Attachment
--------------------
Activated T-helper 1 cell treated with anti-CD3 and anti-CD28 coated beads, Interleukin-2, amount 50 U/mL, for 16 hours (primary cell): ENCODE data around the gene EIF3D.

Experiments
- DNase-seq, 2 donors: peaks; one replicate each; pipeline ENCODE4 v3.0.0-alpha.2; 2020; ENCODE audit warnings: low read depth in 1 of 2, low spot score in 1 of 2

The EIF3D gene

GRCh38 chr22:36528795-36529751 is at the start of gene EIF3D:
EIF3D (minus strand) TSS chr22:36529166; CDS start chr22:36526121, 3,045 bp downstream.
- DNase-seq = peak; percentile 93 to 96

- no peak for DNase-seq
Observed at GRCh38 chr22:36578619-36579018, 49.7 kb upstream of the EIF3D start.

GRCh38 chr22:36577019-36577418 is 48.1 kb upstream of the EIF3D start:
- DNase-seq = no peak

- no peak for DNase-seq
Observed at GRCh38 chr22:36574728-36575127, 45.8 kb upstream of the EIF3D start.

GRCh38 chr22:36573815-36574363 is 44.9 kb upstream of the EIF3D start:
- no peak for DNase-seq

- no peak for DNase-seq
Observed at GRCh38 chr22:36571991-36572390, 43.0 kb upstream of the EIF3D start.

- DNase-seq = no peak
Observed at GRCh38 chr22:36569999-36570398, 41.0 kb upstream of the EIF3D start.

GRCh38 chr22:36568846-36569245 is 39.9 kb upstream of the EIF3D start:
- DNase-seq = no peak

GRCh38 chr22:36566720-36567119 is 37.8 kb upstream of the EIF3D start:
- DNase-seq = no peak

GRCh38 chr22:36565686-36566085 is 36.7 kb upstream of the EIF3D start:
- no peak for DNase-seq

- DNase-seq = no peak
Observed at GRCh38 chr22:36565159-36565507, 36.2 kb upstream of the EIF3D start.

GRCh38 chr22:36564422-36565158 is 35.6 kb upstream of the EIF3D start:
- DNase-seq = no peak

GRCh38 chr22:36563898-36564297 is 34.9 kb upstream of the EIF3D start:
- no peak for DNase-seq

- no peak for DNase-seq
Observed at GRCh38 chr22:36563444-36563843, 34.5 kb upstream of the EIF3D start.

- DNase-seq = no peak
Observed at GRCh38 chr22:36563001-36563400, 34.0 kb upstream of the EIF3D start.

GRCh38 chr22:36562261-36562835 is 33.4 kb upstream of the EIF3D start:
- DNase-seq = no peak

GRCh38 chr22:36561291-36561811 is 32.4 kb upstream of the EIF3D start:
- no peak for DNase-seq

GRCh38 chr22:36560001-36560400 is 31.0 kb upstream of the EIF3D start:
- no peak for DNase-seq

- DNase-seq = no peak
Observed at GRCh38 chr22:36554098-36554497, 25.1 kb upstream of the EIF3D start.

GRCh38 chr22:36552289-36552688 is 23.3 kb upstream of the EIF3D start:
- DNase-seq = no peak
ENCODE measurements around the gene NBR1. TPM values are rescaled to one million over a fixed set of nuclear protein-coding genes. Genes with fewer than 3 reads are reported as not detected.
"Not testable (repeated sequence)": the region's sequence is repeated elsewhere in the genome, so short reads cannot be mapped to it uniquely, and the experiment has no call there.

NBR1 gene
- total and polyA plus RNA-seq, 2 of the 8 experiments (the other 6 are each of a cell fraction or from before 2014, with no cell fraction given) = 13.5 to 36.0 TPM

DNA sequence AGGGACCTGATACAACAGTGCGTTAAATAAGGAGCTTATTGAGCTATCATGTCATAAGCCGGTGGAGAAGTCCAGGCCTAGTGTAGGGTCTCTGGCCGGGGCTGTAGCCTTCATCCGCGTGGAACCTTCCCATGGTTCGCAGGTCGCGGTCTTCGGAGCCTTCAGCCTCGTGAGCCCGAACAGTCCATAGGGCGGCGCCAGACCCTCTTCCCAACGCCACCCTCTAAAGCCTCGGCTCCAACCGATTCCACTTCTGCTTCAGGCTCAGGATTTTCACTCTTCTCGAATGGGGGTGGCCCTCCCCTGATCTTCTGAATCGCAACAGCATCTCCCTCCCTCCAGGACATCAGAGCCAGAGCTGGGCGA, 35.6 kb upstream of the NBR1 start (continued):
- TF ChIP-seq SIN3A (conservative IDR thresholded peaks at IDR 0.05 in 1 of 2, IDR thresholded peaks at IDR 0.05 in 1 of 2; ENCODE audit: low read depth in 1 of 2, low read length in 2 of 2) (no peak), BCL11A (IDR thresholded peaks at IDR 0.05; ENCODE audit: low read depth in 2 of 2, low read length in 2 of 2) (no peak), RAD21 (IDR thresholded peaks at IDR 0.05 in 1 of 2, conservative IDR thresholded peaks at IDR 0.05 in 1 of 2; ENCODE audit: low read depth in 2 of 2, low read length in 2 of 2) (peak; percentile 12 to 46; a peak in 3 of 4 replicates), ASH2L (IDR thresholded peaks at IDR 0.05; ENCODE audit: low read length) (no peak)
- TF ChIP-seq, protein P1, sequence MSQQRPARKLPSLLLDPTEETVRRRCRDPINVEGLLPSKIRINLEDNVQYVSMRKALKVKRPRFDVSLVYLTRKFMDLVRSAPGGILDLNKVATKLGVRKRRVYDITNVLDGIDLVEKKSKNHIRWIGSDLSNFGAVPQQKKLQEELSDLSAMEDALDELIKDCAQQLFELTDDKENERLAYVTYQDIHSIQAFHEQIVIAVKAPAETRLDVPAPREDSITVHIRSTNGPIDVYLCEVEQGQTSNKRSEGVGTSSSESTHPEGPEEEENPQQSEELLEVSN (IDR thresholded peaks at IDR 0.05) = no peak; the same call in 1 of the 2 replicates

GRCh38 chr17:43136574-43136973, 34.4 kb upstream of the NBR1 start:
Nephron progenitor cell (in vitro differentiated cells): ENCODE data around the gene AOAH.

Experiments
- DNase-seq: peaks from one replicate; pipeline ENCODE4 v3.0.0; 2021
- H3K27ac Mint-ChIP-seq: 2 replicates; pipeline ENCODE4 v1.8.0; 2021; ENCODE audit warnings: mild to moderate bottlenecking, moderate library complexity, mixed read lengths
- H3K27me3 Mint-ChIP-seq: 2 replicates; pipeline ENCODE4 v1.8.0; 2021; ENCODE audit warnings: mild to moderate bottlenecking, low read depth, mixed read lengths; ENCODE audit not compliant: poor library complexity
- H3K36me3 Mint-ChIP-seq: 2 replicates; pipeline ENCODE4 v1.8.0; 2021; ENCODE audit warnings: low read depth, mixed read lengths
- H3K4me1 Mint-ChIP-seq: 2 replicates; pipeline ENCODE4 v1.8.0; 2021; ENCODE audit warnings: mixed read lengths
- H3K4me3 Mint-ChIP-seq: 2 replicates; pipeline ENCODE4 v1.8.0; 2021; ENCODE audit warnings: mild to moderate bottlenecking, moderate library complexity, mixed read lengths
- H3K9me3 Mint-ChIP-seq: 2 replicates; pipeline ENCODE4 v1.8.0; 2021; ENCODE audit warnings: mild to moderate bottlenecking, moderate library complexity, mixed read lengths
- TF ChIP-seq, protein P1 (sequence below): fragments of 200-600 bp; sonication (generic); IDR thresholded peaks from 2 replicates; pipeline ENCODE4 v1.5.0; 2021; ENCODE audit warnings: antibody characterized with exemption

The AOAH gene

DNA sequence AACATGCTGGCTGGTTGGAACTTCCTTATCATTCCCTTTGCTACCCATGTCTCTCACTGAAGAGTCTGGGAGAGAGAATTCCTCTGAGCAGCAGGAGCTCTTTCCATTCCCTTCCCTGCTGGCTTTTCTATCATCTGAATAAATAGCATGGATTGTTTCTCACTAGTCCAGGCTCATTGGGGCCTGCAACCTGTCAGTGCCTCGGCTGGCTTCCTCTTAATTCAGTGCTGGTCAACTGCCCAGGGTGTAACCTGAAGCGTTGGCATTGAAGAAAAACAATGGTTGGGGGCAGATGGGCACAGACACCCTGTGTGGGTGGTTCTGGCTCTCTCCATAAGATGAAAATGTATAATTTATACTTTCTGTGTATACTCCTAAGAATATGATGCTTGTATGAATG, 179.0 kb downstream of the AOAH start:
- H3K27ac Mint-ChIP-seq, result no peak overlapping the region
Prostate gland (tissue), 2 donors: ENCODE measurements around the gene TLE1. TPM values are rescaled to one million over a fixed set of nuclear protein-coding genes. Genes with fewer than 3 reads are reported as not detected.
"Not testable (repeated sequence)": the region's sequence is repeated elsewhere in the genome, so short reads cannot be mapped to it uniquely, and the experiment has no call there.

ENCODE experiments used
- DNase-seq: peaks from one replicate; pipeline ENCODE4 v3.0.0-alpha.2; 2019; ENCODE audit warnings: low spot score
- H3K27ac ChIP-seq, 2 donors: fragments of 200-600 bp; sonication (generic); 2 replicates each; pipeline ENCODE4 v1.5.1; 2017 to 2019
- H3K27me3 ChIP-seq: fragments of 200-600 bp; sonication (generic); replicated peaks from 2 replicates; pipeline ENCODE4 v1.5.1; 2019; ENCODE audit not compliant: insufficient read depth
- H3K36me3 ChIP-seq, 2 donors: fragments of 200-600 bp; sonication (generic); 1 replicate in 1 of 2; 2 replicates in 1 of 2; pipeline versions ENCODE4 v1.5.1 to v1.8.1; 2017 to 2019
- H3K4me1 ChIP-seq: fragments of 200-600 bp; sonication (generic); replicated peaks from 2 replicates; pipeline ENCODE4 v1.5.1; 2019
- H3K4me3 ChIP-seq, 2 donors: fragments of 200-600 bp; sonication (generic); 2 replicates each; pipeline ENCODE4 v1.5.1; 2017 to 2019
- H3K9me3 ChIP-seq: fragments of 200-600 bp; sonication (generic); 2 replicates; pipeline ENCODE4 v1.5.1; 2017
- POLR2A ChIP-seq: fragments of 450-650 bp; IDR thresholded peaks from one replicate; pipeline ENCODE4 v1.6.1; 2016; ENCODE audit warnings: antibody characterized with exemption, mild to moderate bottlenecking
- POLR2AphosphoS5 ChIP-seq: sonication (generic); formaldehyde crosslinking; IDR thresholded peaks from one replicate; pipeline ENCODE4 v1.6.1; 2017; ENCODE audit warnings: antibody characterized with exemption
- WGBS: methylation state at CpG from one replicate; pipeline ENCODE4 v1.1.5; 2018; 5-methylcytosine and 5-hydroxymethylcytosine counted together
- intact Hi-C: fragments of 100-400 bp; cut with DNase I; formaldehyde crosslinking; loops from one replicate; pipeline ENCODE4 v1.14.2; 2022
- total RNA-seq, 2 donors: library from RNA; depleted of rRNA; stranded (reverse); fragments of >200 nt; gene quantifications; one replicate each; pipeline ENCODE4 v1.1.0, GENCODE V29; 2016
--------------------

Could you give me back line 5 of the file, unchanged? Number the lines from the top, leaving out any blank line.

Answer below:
GRCh38 chr22:36528795-36529751 is at the start of gene EIF3D: